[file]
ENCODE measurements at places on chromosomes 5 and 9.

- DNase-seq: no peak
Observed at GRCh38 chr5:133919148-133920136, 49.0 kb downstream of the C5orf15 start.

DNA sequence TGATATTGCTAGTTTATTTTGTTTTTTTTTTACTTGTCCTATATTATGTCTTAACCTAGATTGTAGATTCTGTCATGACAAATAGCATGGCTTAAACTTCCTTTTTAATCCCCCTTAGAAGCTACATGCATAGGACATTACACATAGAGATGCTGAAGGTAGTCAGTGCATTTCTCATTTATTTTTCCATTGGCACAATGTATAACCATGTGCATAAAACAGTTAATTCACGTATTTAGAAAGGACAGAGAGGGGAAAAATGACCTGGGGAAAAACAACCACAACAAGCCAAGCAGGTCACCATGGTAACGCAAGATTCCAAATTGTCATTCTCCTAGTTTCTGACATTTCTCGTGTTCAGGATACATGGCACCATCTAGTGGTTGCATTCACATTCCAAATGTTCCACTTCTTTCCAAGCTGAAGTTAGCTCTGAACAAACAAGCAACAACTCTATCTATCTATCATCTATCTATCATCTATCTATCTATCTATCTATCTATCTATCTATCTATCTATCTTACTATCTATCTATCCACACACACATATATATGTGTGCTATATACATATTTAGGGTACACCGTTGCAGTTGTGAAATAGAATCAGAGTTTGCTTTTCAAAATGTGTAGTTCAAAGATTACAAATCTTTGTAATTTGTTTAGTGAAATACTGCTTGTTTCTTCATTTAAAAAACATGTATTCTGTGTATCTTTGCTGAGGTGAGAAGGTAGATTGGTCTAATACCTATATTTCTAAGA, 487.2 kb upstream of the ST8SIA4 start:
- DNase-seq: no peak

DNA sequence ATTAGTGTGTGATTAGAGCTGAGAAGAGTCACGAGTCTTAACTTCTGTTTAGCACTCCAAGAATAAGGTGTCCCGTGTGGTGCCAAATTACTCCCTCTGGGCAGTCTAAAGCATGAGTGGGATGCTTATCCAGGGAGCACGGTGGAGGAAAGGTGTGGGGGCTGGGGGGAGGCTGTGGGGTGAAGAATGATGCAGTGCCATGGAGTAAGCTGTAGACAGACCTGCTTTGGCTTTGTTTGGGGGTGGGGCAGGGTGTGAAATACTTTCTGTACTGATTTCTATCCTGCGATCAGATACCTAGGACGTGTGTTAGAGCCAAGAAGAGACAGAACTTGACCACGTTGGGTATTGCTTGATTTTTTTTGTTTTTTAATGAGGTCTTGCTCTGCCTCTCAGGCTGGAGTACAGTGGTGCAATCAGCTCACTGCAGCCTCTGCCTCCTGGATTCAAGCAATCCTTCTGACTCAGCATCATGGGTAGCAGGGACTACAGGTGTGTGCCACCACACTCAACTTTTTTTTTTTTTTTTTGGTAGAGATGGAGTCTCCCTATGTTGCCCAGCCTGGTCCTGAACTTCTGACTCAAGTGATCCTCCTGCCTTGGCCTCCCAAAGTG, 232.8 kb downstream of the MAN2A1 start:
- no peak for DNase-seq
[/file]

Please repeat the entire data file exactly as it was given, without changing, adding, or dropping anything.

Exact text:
ENCODE measurements at places on chromosomes 5 and 9.

- DNase-seq: no peak
Observed at GRCh38 chr5:133919148-133920136, 49.0 kb downstream of the C5orf15 start.

DNA sequence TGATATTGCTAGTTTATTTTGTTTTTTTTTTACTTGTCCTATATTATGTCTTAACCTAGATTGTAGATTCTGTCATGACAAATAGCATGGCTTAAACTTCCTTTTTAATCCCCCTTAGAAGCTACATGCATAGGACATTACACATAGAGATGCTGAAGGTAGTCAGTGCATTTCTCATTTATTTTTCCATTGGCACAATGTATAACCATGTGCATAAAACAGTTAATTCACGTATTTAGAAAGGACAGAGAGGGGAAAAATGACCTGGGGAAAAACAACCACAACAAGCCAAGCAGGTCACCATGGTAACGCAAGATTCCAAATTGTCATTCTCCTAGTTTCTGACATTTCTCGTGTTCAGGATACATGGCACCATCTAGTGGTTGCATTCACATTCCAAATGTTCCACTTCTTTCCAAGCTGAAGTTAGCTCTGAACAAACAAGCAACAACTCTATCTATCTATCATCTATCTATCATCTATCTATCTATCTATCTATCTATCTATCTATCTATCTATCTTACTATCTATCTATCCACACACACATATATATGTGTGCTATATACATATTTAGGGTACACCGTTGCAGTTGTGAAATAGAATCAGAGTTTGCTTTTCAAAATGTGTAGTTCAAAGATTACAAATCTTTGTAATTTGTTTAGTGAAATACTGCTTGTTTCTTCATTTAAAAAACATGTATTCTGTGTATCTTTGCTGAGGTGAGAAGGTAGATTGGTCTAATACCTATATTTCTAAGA, 487.2 kb upstream of the ST8SIA4 start:
- DNase-seq: no peak

DNA sequence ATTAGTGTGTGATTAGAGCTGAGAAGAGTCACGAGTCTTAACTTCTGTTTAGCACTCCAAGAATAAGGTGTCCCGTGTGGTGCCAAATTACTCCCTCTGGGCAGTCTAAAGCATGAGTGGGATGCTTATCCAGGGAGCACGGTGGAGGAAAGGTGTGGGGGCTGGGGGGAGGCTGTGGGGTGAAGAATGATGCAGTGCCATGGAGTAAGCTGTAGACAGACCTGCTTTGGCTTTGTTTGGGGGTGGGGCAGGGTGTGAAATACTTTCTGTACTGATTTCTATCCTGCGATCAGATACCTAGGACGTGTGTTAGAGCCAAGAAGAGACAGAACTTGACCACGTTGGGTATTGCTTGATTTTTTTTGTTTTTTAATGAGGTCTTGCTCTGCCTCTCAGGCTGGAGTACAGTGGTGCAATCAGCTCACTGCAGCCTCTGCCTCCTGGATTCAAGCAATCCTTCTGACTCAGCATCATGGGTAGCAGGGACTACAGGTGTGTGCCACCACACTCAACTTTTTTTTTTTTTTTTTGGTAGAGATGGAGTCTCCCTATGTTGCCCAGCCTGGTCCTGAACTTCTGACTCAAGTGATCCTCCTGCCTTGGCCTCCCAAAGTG, 232.8 kb downstream of the MAN2A1 start:
- no peak for DNase-seq